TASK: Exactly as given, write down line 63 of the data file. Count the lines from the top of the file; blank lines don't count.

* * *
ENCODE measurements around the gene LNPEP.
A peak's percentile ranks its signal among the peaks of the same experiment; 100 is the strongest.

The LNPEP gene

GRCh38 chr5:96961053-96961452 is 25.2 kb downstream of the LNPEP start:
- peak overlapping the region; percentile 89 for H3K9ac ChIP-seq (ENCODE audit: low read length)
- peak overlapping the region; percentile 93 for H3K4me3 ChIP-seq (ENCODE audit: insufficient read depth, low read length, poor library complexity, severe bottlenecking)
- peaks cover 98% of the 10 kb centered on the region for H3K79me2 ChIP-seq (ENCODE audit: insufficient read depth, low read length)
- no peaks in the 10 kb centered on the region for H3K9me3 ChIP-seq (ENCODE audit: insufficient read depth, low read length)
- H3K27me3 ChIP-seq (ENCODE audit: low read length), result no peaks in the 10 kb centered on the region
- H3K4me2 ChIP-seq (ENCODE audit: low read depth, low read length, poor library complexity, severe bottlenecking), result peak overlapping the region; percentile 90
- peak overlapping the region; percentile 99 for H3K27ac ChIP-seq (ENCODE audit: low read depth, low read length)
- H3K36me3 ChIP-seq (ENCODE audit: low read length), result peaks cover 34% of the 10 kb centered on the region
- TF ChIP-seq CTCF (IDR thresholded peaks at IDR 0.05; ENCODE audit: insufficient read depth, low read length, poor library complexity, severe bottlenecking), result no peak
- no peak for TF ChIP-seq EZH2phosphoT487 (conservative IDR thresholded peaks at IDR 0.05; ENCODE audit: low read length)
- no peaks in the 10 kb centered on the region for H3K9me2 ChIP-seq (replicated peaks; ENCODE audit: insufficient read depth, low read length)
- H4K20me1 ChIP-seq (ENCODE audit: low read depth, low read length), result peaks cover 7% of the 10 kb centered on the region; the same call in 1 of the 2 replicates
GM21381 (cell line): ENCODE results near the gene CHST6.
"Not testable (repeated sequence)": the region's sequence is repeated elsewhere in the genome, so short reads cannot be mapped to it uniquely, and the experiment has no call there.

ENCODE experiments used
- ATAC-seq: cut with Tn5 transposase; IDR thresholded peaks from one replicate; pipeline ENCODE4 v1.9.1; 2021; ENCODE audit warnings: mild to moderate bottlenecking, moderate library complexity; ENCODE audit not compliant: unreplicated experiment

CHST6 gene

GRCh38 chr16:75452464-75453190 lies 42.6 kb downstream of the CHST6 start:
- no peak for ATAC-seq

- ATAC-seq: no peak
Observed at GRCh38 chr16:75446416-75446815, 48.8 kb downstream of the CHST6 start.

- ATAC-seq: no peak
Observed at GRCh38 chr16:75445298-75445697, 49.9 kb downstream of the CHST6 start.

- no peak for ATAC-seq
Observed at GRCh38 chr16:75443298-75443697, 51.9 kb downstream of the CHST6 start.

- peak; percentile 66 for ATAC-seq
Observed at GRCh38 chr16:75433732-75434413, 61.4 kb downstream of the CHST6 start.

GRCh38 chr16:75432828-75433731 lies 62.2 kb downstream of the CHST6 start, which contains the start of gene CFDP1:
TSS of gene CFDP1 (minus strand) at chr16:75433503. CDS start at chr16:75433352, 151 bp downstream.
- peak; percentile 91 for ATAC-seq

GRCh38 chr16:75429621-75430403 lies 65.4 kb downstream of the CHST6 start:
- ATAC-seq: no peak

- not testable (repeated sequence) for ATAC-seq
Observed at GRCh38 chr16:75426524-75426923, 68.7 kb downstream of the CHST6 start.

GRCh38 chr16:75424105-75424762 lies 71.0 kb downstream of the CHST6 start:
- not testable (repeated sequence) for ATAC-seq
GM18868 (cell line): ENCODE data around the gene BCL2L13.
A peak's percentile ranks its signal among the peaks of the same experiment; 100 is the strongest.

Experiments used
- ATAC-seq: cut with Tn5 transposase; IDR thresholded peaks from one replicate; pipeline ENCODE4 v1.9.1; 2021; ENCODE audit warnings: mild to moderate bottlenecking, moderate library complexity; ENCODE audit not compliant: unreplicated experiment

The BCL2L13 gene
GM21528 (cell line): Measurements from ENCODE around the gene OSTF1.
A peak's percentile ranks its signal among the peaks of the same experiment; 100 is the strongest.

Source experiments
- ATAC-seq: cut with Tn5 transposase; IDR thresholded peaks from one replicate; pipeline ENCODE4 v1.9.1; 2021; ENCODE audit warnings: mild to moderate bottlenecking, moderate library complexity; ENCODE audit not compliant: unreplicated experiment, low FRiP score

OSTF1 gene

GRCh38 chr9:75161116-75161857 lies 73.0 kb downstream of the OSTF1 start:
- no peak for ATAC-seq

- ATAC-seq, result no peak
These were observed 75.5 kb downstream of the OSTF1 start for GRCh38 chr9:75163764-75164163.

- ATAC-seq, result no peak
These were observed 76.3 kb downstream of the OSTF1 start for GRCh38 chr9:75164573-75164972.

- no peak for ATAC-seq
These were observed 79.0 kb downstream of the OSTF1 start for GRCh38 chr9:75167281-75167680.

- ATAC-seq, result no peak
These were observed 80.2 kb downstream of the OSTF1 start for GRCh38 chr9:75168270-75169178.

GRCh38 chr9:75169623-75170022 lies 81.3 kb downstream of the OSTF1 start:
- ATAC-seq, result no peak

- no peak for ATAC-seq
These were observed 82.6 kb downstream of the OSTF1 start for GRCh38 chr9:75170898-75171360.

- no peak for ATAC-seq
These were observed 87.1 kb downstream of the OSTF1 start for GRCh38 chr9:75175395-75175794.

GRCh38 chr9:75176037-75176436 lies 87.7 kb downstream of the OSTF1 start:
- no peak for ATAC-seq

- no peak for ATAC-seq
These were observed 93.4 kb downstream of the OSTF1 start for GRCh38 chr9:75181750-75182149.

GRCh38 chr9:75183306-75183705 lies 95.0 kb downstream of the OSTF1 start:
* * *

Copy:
- no peak for ATAC-seq